bay window sofa

Bay Window Sofa

Whether you choose building a nook  with a cozy window seat or moving a sofa to the window for creating a perfect spot for reading, bay window decorating enrich your interior design and create pleasant and light room decor. Dining furniture and home office furniture look great in a bay window nook. A game table with chairs or a decorative vase with lavish window curtains add charm to bay window designs, beautifying your home interiors.
bay window sofa 1

Bay Window Sofa

Divine sun filled windows with views are the perfect places to host a selection of cushions, a tray for your beverage, a soft throw and maybe a place to keep your books. By filling the recess of a window, you can extend the comfortable seating places in your home. Different decorative styles and shapes can enhance the comfort level and look of a window. The bay windows extending outwards from the house’s facade will add a charming character to both the interior and exterior of the building if the window seat is designed to complete the overall architecture and interior design style. Take a look at the 36 Cozy Window Seats and Bay Windows With a View and let us know which style suits you best and which window seat you could accommodate in your living, dining, bedroom or children’s room.
bay window sofa 2

Bay Window Sofa

Skillful bay window decorating ideas are a nice way to emphasize your house architectural features and add charming details to the room. Love seats and sofas, decorative pillows, cushions, attractive window curtains and comfortable window coverings, built-in window seats, house plants or tables are wonderful items for creating gorgeous interior design. Bay window curtains and chairs in neutral colors, classic interior design ideas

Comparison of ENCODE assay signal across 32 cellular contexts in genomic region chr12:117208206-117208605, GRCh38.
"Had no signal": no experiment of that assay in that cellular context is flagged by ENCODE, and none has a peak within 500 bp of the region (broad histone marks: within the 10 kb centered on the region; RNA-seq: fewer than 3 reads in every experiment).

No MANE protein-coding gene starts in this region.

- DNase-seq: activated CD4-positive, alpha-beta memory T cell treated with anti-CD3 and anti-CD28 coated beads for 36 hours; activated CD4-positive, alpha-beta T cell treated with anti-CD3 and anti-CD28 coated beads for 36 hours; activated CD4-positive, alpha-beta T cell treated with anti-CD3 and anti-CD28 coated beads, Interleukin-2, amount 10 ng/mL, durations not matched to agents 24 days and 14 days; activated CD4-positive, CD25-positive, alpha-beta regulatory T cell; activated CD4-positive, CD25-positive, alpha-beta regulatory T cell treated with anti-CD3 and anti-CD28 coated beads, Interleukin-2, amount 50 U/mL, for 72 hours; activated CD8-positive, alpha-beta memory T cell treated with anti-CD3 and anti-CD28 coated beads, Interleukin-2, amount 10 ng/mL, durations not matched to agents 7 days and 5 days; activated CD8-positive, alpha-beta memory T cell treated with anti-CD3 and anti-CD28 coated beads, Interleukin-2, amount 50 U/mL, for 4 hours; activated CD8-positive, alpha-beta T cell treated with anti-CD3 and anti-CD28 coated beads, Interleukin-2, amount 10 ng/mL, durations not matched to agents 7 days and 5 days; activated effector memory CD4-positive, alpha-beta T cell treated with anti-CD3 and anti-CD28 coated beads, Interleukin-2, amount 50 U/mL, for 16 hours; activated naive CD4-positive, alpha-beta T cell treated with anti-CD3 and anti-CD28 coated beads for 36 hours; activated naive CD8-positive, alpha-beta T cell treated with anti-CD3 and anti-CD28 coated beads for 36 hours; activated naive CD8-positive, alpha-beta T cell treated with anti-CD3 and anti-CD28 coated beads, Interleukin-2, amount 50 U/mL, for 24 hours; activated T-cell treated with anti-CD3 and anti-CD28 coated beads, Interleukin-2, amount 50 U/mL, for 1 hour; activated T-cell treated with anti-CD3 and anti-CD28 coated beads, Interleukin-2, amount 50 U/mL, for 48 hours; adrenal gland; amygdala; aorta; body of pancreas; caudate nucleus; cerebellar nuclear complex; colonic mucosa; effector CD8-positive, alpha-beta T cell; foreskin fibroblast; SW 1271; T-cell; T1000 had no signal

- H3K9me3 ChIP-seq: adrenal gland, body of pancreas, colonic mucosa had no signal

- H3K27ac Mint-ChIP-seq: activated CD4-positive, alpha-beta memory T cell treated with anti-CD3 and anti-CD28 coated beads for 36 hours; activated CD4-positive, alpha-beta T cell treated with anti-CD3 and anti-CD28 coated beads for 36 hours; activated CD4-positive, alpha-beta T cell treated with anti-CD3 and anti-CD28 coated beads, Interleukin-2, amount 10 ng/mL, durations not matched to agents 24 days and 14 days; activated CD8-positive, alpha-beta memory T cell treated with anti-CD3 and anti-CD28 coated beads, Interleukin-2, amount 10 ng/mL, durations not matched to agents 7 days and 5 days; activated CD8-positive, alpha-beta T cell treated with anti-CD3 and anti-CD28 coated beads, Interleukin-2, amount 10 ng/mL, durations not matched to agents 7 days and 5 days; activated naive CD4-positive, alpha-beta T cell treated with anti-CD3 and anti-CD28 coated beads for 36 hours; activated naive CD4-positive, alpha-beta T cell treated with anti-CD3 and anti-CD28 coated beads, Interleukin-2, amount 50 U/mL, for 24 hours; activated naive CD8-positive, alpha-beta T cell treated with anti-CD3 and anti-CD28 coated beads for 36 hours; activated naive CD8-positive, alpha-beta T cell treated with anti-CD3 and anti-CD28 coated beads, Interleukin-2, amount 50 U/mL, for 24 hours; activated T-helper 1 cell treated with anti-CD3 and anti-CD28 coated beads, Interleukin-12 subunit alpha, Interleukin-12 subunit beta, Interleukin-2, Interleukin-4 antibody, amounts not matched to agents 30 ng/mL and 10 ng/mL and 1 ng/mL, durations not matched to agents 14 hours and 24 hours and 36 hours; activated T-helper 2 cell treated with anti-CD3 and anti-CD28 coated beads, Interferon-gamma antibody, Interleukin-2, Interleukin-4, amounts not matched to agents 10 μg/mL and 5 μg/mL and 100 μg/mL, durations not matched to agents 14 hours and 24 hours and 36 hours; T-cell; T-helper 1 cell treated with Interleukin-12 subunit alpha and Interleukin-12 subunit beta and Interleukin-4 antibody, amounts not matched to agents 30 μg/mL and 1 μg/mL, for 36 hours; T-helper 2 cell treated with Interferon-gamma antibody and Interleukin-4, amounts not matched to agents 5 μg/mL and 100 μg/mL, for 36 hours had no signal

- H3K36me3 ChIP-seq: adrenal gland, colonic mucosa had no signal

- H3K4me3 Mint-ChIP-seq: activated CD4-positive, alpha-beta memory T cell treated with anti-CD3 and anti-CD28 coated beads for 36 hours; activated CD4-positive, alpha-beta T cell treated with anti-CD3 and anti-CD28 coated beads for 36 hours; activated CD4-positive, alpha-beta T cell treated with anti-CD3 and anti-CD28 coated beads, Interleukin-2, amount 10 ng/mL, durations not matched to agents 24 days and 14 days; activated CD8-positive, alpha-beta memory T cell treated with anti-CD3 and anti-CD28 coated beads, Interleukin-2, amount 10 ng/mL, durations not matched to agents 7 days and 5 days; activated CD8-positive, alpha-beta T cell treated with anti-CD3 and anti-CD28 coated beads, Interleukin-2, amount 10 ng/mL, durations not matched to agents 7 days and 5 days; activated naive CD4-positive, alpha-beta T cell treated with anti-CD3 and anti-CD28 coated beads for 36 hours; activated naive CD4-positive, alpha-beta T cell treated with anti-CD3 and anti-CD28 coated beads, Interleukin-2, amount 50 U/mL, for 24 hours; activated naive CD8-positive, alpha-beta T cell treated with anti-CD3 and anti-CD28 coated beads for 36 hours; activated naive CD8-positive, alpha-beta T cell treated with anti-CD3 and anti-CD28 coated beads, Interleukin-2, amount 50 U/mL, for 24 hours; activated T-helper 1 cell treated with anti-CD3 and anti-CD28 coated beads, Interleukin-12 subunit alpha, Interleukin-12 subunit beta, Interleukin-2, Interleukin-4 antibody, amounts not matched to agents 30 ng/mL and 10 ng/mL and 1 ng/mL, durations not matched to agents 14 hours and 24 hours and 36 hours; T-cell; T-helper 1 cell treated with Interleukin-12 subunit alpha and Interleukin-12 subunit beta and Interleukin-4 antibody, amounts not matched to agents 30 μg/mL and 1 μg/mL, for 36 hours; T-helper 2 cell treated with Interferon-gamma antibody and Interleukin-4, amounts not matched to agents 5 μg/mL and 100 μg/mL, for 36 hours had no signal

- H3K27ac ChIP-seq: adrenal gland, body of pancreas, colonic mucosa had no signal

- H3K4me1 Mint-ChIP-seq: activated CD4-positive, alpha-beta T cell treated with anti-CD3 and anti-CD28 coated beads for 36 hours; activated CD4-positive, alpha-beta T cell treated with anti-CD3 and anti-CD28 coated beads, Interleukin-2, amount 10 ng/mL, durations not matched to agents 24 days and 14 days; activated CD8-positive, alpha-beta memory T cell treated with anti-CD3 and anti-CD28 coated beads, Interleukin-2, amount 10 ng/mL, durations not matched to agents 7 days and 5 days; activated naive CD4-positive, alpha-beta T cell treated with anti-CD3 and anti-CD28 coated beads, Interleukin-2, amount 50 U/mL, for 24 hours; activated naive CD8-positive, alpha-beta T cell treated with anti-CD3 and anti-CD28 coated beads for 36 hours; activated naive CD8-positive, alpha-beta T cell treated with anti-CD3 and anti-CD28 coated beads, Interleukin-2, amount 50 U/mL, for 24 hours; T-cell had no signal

bay window sofa 3

Bay Window Sofa

Bays with window seats – Bay windows are very common in British homes, particularly Victorian, Edwardian and 1930s ones, and there are many ways to dress them, depending on the shape of the bay and the window size. A built-in window seat paired with Roman blinds offers comfort in style. Mix and match prints and plains for your blinds, upholstery and cushions to create that perfect spot to watch the world go by.
bay window sofa 4

Bay Window Sofa

The bay window can become a dramatic centerpiece, offering a focal point for functional and pleasant interior design. The bay window in your room can become your favorite place with a seating or dining furniture, or create a lovely home office your have been thinking about with a breath taking view and lots of natural light.
bay window sofa 5

Bay Window Sofa

Make a feature of a window – Bay windows, and window nooks in particular, are a perfect way to create additional seating while maximising floor space. Custom-made window seats can elongate or widen the room and, when paired with additional ottomans or chairs, they allow for more seating possibilities. If you have a similar setup in your house, consider building a banquette, add some storage underneath, a plush seat topper and some colourful cushions for an instant cosy corner where you can retreat and simply watch the world go by.
bay window sofa 6

Bay Window Sofa